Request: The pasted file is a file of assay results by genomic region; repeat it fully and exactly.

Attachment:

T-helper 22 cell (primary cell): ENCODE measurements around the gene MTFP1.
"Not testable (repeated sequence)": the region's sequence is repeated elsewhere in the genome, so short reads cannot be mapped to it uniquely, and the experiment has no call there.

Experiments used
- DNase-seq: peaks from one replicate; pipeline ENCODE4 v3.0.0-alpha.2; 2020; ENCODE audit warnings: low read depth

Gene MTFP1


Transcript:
T-helper 22 cell (primary cell): ENCODE measurements around the gene MTFP1.
"Not testable (repeated sequence)": the region's sequence is repeated elsewhere in the genome, so short reads cannot be mapped to it uniquely, and the experiment has no call there.

Experiments used
- DNase-seq: peaks from one replicate; pipeline ENCODE4 v3.0.0-alpha.2; 2020; ENCODE audit warnings: low read depth

Gene MTFP1